Speaking to one another in psalms and hymns and spiritual songs, singing and making melody in your heart to the Lord - Ephesians 5:19 NKJV
It is almost Thanksgiving, which in my calendar means slowly switching from the hymns to Christmas Carols. But before bidding adieu to In the Garden, How Great Thou Art and Amazing Grace, I wanted to take a moment to write about the connecting power of hymns. First of all, I did not grow up listening to hymns. To be sure the choir sang something at the Congregational church where I attended with my family, however I had no idea what they were singing. The ancient stone building echoed so that I assumed they might have been singing in Latin. The first time I heard a hymn I could understand was when I was nineteen years old. As a child of the 60’s I grew up listening to the Beatles, Stones, Grateful Dead, Bob Dylan, Simon and Garfunkel and Joni Mitchel. So, when I gave my life to Christ at a Pentecostal church, I was amazed to hear their camp meeting hymns along with the early praise choruses that eventually led to the contemporary Christian music of today. The most delightful thing of all was that everybody sang. Old folks and young folks all looked like they were having a great time. The music helped to connect generations and some of the rowdiest of the bunch were often the old timers! A hearty HAAAALEEEELUUUUJAH! would sometimes suddenly arise from the sweetest old lady or grey-haired saint, right in the middle of a verse, causing the hair on the back of my neck to stand up!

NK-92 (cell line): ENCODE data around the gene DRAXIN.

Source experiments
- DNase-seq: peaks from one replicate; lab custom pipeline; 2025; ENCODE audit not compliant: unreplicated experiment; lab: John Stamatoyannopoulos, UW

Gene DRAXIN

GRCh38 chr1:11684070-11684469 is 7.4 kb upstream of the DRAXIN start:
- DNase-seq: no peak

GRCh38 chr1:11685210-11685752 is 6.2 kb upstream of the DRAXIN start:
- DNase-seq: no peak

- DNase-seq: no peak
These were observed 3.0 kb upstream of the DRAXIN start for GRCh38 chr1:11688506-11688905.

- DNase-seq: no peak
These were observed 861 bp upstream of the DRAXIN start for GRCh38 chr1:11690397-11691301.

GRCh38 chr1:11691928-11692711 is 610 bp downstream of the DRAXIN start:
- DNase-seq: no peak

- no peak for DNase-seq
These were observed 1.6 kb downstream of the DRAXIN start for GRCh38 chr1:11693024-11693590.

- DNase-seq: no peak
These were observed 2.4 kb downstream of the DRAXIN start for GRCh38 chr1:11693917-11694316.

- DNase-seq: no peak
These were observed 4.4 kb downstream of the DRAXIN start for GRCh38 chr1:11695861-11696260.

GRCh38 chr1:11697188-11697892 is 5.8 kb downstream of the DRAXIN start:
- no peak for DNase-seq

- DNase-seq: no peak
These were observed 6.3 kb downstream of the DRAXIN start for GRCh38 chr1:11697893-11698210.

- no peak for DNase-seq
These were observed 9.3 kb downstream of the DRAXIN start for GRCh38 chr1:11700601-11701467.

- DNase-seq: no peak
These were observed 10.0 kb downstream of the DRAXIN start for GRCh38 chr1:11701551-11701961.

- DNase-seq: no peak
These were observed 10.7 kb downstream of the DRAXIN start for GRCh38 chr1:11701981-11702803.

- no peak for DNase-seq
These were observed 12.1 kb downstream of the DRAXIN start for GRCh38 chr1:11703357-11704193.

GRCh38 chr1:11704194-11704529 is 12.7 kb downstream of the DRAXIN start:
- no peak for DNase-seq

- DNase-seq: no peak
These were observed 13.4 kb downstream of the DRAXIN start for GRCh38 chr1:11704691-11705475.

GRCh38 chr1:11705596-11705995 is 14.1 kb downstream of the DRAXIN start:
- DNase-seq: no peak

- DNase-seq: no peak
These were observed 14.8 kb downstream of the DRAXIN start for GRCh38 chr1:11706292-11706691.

I remember we had two song books in those days. There was a large, hard covered hymnal as well as a small soft covered chorus book. When the worship leader would call out, “Please turn to number 439”, I always marveled at the number of songs between those covers. Today, I realize that just counting Charles Wesley and Fanny Crosby, there are thousands to choose from, and when you sprinkle in America the Beautiful, Christmas carols, Easter hymns and Amazing Grace, it makes you realize that what we hold in our hands is only the tip of the iceberg of what has been left to us through 2,000 years of church history. And these songs connect us, not only to the generations who sit in the seat next to us, but also to everyone who has ever put their faith in Christ. We are reminded that Martin Luther, John Newton, Saint Patrick and Isaac Watts are still living and singing with us in the unseen choir loft of Heaven. More importantly these precious words and melodies of our “Rock of Ages cleft for me”, who is “Perfect in power in love and purity.” also connect us to Jesus Christ. They remind us that “We have decided to follow Jesus” and that we must “Surrender all to Thee my precious Savior!” and will joyfully “Crown Him with many crowns!” They tell us about “What a day that will be, when our Jesus we will see!” and that forever “He will walk with me and talk with me and tell me that I am His own!”